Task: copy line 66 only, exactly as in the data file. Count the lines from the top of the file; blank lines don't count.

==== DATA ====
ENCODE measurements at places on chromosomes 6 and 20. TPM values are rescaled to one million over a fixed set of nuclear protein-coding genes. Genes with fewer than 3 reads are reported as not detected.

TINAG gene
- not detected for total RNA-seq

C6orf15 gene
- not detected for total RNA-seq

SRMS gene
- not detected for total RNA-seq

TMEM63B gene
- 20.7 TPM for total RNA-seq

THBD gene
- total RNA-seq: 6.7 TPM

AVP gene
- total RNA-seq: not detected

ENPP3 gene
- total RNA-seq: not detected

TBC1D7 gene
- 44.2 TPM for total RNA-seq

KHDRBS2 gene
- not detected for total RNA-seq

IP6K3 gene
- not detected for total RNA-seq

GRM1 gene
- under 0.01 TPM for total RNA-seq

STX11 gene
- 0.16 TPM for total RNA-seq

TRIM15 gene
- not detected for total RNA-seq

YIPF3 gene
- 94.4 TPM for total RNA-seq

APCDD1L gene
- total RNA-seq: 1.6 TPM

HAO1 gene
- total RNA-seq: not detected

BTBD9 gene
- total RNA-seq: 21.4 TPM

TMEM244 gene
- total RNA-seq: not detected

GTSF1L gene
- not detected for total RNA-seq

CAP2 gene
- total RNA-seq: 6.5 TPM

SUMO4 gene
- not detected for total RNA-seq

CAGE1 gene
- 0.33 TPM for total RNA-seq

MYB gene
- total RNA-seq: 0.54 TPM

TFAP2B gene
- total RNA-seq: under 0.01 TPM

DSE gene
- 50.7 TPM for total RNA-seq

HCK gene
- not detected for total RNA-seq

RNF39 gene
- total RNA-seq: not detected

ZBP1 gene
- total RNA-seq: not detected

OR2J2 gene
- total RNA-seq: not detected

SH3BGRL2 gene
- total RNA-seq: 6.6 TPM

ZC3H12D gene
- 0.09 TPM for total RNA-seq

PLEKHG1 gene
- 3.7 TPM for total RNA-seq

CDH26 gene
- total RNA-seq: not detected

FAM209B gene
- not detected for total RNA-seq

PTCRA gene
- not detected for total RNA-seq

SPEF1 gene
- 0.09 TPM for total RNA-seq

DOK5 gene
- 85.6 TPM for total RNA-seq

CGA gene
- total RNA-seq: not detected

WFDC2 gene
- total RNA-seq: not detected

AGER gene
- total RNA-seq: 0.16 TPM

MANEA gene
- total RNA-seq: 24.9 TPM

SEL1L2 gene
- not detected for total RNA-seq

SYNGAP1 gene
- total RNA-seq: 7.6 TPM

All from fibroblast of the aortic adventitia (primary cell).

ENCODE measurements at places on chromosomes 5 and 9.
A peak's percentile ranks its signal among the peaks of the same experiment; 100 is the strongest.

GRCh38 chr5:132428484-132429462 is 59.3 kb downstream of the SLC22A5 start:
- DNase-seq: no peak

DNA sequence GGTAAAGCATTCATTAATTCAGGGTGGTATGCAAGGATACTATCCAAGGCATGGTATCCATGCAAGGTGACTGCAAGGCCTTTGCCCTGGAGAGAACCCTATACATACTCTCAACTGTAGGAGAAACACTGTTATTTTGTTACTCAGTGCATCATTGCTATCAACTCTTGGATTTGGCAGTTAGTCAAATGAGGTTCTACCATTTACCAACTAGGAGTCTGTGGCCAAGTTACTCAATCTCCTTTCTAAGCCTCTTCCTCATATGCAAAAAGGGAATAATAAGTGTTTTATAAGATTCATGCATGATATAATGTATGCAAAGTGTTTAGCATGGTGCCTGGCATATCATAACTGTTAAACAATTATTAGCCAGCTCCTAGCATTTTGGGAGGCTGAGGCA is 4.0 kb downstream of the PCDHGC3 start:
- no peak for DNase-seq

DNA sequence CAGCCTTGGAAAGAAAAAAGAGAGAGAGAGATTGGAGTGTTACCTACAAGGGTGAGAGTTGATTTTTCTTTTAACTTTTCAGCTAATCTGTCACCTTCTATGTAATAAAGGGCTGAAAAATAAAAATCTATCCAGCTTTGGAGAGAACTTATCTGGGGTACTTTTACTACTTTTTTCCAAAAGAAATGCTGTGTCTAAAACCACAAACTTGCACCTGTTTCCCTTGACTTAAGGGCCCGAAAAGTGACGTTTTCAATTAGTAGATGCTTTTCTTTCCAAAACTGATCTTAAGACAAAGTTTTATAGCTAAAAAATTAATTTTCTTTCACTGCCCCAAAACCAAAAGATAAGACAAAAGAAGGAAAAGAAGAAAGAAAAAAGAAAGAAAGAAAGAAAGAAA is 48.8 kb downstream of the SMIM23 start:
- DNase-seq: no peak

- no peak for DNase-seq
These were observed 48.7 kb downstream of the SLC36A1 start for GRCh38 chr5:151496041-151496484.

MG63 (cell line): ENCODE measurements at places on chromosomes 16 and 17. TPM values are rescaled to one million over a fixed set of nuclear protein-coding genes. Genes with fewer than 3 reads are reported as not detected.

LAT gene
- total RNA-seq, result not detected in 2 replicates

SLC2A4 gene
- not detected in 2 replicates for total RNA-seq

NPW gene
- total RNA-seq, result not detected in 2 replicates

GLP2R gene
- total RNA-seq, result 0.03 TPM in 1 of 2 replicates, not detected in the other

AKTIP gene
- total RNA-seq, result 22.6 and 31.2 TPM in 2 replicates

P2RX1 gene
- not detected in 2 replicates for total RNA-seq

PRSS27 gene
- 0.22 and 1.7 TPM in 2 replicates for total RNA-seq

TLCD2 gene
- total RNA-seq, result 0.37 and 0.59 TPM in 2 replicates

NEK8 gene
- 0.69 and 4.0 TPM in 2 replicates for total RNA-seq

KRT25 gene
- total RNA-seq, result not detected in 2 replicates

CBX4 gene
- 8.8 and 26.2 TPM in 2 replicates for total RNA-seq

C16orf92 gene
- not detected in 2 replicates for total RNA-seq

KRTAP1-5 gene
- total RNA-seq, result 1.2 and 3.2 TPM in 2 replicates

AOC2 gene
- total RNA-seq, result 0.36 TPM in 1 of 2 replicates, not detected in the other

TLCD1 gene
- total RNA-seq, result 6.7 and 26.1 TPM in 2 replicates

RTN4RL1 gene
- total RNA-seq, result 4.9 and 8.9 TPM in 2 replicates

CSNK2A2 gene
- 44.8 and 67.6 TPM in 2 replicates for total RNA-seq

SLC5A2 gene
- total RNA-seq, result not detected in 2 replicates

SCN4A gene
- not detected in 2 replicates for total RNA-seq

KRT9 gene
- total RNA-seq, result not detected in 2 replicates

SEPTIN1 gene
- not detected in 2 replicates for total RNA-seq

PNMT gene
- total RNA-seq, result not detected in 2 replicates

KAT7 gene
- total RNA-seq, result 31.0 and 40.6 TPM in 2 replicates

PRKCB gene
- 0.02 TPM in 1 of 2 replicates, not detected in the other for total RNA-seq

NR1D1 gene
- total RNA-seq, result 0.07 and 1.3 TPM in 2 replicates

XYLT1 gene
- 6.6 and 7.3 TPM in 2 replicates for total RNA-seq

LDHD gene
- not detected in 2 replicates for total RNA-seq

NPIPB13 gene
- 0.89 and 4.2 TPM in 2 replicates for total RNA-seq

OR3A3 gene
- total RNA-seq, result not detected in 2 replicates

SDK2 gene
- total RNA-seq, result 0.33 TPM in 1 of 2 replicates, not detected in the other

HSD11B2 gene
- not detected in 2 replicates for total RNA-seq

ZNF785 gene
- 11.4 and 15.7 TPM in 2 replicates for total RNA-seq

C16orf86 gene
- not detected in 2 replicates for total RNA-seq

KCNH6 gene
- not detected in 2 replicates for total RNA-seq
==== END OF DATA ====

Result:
CDH26 gene